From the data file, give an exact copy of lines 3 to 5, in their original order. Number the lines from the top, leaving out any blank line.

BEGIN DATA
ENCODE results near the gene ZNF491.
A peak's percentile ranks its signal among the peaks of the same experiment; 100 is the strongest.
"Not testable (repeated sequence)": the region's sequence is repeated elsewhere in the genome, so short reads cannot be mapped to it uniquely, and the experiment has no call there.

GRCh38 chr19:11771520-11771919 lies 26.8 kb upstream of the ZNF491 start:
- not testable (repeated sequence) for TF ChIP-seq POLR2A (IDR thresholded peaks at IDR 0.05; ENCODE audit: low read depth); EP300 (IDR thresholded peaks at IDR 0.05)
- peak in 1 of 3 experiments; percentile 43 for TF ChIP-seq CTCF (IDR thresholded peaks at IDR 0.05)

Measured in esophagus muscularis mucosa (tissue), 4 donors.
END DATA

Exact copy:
"Not testable (repeated sequence)": the region's sequence is repeated elsewhere in the genome, so short reads cannot be mapped to it uniquely, and the experiment has no call there.

GRCh38 chr19:11771520-11771919 lies 26.8 kb upstream of the ZNF491 start:
- not testable (repeated sequence) for TF ChIP-seq POLR2A (IDR thresholded peaks at IDR 0.05; ENCODE audit: low read depth); EP300 (IDR thresholded peaks at IDR 0.05)